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Miners want incentives for processing not levies

Livingstone Marufu Business Reporter
Mining firms want Government to offer beneficiation incentives to fast track economic turnaround through rapid value addition of minerals, stimulation of industrialisation, increased revenue, more jobs, skills promotion and technology transfer.

Zimbabwe will from January next year levy a 15 percent tax on raw platinum exports, a situation platinum miners claim will compromise viability, while the Government has also banned the export of unbeneficiated chrome.

Miners said they support Government’s position on beneficiation, but want some incentives and not punitive measures to start value adding minerals, as Zimbabwe and Africa cannot afford to continue exporting value, income and jobs through raw exports.

The Chamber of Mines of Zimbabwe (CoMZ) chief executive Isaac Kwesu recently said; “All mining houses were supportive of Government’s thrust on beneficiation and value addition, adding that it was the solution to bring the majority of people into the mainstream mining sector through downstream and upstream linkages.

Mr Kwesu said an earlier survey done by the CoMZ established that mining companies in Zimbabwe suggested a broad approach to the beneficiation strategy.

“All respondents recommended that the beneficiation policy must not be treated in isolation, thus it should be developed in the context of broader national policies such as Minerals Development Policy, Investment Policy, Industrial Policy and Infrastructure Development Policy.

“Miners have proposed the replacement of beneficiation taxes with incentives. Accordingly, all respondents were of the view that the 15 percent tax on unbeneficiated platinum be either deferred to another date or be removed completely.”

He said most miners advocated leveraging on existing beneficiation facilities in areas such as coal, nickel, ferrochrome and iron ore, while planning and implementing beneficiation models in relatively new minerals such as diamond and platinum.

In addition, Mr Kwesu said all mining houses recognised that there were many beneficiation opportunities across the mining industry.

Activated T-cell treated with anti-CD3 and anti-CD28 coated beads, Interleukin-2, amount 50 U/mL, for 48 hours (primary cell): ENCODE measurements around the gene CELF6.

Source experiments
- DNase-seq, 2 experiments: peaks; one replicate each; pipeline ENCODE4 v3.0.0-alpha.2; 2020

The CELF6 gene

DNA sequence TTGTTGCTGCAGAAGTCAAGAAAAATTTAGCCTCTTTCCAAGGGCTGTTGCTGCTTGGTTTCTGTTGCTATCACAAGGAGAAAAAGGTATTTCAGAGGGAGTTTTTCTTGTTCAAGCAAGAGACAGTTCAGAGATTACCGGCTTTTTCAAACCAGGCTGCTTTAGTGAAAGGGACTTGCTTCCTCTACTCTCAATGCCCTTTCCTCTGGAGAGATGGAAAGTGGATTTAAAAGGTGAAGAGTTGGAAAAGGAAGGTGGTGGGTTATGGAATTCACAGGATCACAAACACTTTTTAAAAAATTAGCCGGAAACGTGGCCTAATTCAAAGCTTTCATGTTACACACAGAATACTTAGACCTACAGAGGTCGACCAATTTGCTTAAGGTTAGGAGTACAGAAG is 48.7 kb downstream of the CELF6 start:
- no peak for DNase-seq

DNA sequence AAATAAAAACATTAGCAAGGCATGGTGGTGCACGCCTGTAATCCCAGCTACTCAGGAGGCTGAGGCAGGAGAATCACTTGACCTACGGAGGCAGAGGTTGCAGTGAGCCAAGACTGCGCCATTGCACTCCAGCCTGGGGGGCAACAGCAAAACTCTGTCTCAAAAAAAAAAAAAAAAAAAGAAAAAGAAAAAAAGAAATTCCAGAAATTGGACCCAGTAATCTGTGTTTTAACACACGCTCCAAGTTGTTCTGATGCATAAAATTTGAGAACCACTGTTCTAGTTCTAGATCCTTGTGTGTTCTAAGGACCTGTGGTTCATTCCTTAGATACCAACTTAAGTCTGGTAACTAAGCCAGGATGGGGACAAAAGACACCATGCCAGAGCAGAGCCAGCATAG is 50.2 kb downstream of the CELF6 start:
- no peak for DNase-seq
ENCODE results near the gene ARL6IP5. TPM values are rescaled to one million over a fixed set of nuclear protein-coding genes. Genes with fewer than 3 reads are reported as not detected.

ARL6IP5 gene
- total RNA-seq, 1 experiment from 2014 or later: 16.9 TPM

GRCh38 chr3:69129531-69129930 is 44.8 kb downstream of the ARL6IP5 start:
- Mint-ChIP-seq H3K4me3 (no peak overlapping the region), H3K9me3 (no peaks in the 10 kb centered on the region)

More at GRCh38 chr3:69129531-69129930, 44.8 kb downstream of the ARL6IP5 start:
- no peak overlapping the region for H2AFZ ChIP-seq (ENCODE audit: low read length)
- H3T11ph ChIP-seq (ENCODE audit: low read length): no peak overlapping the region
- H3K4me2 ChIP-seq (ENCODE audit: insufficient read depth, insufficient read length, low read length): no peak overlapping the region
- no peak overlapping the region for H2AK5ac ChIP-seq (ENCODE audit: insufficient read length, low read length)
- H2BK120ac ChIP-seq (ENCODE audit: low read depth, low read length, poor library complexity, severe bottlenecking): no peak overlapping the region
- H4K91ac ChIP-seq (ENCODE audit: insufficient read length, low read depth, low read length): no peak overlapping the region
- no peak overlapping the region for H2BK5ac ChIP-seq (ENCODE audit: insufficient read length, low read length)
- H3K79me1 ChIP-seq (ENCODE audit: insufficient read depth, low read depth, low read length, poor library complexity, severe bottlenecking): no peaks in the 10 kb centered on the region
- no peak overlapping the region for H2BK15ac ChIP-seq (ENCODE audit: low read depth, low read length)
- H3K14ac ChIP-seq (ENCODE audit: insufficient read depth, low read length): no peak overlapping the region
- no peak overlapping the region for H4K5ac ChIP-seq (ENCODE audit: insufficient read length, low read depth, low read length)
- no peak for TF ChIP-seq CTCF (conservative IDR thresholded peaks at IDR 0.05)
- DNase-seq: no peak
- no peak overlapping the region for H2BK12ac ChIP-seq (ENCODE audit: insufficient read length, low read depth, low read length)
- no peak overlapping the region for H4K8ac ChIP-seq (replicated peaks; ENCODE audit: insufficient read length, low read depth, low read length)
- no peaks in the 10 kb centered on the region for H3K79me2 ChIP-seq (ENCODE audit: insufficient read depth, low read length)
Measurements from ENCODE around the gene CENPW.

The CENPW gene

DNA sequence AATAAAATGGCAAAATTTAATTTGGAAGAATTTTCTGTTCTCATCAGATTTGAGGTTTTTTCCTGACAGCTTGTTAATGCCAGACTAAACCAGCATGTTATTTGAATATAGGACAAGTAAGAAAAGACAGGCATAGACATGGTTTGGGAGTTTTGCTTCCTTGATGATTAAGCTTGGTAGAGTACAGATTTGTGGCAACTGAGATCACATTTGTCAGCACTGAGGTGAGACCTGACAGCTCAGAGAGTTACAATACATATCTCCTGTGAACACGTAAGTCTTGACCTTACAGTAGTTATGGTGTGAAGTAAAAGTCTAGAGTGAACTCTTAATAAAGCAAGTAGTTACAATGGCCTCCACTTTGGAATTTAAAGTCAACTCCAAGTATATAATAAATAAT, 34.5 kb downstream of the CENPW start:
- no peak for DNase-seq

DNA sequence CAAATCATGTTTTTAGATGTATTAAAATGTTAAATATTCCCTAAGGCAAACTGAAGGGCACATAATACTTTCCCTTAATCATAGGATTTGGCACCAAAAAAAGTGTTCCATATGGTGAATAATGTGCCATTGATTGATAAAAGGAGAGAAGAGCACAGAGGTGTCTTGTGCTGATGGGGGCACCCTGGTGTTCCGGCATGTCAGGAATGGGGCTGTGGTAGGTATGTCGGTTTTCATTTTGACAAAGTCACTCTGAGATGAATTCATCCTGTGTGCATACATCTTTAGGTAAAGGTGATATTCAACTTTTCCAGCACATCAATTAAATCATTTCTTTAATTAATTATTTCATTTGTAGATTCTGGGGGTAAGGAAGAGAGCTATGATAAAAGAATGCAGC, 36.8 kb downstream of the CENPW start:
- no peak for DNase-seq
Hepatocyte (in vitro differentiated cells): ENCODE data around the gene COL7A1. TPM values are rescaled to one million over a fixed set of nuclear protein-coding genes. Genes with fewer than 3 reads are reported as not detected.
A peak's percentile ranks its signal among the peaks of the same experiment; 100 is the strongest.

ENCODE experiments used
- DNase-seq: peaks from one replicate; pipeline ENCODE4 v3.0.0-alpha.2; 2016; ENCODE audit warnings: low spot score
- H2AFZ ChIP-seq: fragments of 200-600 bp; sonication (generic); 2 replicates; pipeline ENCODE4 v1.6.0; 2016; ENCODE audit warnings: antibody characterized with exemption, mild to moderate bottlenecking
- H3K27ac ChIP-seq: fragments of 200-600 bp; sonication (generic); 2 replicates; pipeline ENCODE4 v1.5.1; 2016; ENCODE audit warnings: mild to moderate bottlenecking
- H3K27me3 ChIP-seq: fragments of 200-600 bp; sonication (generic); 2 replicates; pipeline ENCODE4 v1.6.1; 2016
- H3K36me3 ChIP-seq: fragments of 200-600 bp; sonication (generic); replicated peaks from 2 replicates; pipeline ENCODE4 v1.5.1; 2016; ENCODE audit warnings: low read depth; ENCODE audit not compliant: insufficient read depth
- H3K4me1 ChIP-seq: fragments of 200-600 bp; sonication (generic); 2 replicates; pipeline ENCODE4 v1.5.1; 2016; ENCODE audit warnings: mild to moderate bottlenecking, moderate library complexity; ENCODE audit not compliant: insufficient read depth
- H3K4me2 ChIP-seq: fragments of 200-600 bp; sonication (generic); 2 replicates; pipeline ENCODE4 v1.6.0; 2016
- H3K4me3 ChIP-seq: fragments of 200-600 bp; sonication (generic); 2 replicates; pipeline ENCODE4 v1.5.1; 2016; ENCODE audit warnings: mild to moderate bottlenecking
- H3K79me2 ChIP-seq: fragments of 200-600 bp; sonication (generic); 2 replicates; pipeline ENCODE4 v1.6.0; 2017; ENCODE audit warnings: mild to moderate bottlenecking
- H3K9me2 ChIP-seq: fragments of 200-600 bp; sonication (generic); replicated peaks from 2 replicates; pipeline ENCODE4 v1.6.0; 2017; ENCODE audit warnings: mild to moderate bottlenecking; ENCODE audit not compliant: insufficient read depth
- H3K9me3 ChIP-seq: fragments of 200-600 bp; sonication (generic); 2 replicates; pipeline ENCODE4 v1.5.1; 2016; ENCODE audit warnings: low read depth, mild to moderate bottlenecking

Miners underscored the need to invest in generating sufficient feedstock to justify beneficiation facilities for the economics of the projects to be justified.

Miners are recommending the provision of adequate infrastructure (particularly power and transport) as key enablers for beneficiation of minerals.

Zimbabwe in particular and the African continent in general faced serious socio-economic challenges, which were worsened by an unstable global economy.

The challenges included slow growth, few jobs, vulnerability to global economic instability shocks, pervasive poverty and widespread socio-economic inequalities.

In line with the drive to industrialise and beneficiate natural resources, Zimbabwe was moving towards maximising returns from its abundant natural resources through value addition and beneficiation of minerals and agricultural produce.
Mr Kwesu said through industrialisation, value addition and beneficiation; the country would cushion itself from vulnerabilities associated with external developments such as decline in commodity prices.

Zimbabwe would create more meaningful jobs and move away from its reputation as an exporter of primary commodities, something Zimbabwe was countering through value addition and beneficiation cluster of the Zimbabwe
Agenda for Sustainable Socio -Economic Transformation.

As such, in its quest to industrialise and cognizant of serious challenges elsewhere in Africa, it was encouraging to note that it was not all doom and gloom in all countries as there were pockets of success such as in Botswana’s diamond industry and South Africa’s wine industry.

For Zimbabwe, the thrust towards value addition and beneficiation of primary products was fully provided for in the country’s industrialisation development policy, which seeks to transform Zimbabwe from its comparative advantage in raw exports into industrial hub with competitive advantage.

To that end, the Government has already identified potential quick wins such as agro-processing, pharmaceutical, diamond cutting and polishing, tourism and platinum beneficiation among many others.

Zimbabwe sends most of its raw platinum for processing in South Africa and Government suspectsthe country is losing billions in potential value added exports.

There were significant potential benefits from downstream value chains the country was not realising.
Some platinum players like Zimplats, Unki and Mimosa among others are at an advanced stage of beneficiation and this could bring millions of foreign currency into the local economy as the process triple or quadruple the value of raw minerals.

Source :

The Herald

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